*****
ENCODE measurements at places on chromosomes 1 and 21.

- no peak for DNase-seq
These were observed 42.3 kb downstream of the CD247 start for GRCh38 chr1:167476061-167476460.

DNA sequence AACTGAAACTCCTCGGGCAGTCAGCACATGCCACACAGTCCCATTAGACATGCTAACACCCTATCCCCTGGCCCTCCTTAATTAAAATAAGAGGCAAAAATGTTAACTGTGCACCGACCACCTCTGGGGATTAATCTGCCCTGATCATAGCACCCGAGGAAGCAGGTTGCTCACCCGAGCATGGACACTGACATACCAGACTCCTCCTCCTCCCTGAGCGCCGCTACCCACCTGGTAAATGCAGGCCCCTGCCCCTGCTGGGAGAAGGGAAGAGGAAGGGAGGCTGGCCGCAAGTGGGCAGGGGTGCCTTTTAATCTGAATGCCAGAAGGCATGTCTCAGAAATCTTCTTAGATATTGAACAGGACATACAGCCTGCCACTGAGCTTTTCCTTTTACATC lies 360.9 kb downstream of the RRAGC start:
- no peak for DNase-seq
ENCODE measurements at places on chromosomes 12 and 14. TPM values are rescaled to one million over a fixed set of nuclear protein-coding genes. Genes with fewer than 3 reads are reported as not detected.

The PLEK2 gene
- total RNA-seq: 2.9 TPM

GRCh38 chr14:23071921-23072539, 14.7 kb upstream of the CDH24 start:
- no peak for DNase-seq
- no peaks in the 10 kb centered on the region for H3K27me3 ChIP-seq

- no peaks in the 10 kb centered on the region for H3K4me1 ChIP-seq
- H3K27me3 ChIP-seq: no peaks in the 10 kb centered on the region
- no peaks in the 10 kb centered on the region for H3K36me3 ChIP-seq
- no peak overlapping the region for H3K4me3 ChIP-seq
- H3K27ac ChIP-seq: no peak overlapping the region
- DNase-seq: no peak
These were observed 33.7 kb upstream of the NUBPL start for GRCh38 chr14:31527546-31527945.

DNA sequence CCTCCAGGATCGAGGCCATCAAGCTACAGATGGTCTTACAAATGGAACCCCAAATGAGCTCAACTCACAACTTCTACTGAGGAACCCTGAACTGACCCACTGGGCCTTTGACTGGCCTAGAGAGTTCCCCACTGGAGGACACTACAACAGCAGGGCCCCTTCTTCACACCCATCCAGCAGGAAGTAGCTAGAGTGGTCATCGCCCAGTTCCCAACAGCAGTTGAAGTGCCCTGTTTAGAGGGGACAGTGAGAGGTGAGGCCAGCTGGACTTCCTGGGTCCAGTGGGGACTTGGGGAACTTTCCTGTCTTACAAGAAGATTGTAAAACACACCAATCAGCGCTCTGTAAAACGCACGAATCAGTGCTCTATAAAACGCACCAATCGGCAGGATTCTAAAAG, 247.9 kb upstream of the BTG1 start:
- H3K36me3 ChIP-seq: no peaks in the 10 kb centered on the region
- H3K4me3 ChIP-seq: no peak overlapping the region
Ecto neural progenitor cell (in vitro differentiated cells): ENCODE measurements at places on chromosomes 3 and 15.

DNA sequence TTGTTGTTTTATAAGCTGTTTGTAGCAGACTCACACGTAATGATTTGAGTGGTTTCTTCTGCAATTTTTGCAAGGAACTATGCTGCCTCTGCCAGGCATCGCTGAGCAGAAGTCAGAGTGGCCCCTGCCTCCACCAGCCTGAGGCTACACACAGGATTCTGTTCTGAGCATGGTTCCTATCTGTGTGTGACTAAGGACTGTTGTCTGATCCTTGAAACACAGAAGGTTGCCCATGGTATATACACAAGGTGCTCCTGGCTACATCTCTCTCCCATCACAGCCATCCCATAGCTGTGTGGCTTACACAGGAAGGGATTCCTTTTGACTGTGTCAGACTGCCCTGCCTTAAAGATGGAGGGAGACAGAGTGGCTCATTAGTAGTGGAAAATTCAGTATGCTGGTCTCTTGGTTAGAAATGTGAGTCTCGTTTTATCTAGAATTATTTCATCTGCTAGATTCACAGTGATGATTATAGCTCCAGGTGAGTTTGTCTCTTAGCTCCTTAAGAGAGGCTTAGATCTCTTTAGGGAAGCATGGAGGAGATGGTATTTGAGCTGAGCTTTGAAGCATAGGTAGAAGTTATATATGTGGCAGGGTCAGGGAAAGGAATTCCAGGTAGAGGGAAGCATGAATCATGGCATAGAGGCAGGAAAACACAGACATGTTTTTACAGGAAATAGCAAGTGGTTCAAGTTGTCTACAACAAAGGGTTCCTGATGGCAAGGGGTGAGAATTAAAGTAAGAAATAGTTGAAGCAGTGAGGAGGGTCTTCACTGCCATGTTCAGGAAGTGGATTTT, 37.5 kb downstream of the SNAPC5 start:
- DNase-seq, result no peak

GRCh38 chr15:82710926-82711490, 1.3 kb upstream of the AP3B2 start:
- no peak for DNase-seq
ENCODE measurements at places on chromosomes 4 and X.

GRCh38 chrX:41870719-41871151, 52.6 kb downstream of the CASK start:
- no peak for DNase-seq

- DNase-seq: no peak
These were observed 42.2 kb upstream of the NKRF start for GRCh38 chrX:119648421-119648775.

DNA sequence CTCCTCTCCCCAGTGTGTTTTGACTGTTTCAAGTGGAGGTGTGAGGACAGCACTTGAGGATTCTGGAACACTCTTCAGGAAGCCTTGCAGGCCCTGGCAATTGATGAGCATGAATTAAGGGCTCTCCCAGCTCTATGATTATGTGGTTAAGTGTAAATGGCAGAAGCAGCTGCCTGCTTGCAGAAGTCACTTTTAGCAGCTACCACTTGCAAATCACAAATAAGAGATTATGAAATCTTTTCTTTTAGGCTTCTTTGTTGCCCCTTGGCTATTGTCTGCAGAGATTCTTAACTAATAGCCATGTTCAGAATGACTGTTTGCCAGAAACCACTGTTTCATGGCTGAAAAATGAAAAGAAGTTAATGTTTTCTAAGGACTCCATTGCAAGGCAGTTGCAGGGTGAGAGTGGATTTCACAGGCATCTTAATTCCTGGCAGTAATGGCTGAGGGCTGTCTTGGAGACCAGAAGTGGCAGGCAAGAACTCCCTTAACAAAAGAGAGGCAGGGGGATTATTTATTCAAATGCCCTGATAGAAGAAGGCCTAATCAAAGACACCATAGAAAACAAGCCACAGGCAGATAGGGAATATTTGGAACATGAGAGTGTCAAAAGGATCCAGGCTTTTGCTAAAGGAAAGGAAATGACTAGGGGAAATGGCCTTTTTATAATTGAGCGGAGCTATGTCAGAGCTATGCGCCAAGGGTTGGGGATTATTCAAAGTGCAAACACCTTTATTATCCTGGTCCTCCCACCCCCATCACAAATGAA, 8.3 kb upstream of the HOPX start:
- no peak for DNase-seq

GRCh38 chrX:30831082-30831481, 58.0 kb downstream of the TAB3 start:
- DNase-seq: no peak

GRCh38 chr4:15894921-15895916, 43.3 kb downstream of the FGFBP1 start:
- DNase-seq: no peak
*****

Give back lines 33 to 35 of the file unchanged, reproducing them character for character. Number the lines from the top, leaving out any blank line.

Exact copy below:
- no peak for DNase-seq

GRCh38 chrX:30831082-30831481, 58.0 kb downstream of the TAB3 start:
- DNase-seq: no peak